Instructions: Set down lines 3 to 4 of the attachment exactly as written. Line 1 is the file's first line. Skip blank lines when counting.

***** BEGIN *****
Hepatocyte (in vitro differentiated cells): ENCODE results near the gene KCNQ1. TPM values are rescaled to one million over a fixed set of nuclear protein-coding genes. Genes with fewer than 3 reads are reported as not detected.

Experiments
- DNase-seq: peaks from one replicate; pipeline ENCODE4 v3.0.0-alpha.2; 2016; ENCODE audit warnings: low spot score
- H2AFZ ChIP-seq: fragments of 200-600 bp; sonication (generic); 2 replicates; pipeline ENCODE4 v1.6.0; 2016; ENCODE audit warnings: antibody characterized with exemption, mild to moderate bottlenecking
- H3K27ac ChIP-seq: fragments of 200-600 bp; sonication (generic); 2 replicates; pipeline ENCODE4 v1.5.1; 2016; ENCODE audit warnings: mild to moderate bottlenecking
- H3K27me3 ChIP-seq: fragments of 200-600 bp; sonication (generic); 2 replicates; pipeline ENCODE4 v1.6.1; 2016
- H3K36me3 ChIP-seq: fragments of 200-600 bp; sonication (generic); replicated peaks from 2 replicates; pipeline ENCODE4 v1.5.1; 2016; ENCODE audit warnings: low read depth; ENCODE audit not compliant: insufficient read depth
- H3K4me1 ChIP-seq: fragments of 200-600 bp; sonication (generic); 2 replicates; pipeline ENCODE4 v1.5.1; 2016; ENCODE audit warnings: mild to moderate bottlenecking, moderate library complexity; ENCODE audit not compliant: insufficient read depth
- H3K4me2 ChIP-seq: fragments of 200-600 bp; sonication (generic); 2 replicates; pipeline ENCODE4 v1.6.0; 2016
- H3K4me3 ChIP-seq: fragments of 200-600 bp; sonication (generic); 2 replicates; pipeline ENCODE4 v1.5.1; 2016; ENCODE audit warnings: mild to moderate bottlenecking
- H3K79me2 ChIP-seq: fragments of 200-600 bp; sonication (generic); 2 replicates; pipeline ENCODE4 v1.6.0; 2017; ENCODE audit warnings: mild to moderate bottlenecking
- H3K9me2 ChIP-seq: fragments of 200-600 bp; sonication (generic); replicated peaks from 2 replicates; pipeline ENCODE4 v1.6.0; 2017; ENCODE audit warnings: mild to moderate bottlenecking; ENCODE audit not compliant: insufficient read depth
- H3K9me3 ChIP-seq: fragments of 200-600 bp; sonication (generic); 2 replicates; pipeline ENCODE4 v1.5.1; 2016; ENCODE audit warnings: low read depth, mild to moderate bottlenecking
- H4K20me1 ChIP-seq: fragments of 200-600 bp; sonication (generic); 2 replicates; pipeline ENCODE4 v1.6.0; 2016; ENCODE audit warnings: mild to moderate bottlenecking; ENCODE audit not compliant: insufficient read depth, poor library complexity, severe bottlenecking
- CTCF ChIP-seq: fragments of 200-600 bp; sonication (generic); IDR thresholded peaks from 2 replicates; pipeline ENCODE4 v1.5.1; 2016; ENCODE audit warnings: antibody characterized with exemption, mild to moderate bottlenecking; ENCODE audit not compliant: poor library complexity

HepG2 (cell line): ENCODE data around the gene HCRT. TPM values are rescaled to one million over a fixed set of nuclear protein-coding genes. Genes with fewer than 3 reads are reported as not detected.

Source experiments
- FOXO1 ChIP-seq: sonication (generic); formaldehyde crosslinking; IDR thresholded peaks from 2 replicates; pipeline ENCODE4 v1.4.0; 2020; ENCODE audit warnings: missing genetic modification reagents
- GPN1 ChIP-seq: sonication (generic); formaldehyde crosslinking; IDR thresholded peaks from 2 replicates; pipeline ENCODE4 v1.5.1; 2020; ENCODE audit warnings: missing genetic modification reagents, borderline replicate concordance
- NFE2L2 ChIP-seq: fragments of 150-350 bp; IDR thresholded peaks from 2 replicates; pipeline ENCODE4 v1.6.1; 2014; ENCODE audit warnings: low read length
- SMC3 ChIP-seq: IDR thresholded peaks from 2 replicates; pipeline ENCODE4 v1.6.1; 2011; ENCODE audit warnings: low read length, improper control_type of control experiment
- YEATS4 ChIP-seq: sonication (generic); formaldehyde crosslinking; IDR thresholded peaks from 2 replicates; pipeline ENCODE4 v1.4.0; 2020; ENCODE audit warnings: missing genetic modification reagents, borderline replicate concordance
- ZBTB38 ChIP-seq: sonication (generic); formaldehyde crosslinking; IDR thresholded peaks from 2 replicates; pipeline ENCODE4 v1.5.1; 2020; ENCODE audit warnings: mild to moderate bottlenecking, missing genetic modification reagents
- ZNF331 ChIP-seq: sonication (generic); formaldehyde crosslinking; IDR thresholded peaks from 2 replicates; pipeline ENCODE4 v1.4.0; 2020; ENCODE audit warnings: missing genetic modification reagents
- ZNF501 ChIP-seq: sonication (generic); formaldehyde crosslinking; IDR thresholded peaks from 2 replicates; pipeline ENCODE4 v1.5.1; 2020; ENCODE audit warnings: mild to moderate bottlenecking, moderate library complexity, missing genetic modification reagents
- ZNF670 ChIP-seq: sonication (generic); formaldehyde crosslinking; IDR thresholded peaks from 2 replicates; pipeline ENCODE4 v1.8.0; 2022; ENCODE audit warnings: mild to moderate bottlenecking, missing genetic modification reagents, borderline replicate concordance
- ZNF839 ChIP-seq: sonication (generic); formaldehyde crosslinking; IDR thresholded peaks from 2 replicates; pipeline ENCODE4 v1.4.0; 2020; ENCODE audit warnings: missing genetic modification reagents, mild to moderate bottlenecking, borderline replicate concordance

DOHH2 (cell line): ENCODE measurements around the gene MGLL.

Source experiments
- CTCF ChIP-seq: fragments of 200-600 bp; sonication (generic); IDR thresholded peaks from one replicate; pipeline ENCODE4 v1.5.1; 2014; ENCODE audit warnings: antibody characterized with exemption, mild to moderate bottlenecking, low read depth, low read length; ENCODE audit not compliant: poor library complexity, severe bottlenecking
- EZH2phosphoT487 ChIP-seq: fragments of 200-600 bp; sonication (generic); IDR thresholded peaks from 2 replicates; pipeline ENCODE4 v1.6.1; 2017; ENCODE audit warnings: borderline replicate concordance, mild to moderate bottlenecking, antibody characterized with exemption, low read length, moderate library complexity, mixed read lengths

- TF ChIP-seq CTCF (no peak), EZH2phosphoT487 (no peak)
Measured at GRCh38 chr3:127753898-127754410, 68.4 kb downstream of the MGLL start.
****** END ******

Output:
- DNase-seq: peaks from one replicate; pipeline ENCODE4 v3.0.0-alpha.2; 2016; ENCODE audit warnings: low spot score
- H2AFZ ChIP-seq: fragments of 200-600 bp; sonication (generic); 2 replicates; pipeline ENCODE4 v1.6.0; 2016; ENCODE audit warnings: antibody characterized with exemption, mild to moderate bottlenecking